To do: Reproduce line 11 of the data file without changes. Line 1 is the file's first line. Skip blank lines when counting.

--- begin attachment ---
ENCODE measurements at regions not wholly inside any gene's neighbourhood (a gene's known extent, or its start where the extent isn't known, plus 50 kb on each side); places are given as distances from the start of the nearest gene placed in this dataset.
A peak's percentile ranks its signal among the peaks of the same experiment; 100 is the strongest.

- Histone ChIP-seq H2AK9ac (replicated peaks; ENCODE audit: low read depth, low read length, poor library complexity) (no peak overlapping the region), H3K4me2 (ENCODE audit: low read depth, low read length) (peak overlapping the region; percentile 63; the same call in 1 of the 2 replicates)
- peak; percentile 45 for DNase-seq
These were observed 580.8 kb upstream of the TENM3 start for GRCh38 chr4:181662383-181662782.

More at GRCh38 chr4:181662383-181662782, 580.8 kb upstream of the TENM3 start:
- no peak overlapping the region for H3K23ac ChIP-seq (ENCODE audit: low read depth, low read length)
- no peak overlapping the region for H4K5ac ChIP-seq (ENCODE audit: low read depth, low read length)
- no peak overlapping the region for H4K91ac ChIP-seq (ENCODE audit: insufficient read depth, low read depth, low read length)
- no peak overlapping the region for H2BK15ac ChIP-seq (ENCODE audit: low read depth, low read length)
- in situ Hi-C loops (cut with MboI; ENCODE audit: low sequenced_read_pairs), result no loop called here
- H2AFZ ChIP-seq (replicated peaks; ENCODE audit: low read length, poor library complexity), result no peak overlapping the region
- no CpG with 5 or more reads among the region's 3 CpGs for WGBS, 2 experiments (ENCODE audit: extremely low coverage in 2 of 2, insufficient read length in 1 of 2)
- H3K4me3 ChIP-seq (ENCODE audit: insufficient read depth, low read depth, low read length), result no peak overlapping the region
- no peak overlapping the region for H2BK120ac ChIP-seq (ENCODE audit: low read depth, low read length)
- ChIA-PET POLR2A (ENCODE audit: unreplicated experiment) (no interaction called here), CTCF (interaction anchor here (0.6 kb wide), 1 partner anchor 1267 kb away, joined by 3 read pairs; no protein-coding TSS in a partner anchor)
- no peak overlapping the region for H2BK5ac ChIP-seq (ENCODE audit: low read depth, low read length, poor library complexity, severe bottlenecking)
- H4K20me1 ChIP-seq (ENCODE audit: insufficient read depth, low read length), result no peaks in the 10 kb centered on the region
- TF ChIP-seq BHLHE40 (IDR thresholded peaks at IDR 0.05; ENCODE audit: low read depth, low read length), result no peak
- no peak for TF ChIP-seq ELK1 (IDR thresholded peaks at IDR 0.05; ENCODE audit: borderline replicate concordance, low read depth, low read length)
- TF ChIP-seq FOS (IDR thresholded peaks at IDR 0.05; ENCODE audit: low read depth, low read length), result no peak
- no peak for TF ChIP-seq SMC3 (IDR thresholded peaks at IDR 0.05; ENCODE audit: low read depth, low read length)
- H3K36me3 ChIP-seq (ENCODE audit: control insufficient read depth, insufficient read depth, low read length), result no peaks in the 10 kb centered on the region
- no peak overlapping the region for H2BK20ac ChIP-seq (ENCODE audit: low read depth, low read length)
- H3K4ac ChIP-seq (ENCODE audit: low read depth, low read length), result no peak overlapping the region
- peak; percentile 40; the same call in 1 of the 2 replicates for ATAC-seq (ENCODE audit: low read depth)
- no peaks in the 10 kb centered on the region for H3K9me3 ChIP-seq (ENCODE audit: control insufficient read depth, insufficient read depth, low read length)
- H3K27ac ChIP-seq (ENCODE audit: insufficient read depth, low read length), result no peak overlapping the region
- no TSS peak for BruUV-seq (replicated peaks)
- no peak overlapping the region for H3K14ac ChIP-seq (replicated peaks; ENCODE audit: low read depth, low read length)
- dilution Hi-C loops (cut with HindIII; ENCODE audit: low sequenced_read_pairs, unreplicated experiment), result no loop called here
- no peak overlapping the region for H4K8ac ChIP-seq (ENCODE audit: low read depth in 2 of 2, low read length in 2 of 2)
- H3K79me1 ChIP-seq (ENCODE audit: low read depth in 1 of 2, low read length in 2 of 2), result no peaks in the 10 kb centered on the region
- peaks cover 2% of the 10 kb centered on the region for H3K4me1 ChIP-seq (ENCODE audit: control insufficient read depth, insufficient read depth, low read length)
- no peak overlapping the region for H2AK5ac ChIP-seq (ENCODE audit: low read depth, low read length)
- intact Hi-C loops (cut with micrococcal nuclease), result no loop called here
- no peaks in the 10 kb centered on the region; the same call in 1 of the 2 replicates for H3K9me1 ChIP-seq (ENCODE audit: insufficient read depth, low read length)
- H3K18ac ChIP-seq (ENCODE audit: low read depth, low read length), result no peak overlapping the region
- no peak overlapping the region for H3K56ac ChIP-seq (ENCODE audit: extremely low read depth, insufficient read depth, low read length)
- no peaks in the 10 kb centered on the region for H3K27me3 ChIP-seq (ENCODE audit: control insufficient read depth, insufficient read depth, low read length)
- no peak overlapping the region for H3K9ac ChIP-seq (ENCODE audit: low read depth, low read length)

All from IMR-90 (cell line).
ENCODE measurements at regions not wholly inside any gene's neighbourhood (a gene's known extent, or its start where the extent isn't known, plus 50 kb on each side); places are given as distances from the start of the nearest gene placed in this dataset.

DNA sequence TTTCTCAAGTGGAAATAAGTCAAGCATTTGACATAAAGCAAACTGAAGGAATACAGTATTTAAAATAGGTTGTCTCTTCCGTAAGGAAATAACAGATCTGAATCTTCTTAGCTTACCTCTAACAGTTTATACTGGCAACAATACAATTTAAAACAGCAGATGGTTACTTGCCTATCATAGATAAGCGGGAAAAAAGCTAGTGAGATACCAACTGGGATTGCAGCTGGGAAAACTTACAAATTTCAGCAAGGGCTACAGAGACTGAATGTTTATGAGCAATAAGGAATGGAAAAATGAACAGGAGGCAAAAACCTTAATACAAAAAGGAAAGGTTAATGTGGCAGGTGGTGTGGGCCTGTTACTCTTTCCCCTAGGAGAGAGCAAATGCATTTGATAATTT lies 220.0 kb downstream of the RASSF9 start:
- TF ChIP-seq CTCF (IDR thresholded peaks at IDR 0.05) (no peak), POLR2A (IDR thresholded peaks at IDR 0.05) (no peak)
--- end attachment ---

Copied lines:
- in situ Hi-C loops (cut with MboI; ENCODE audit: low sequenced_read_pairs), result no loop called here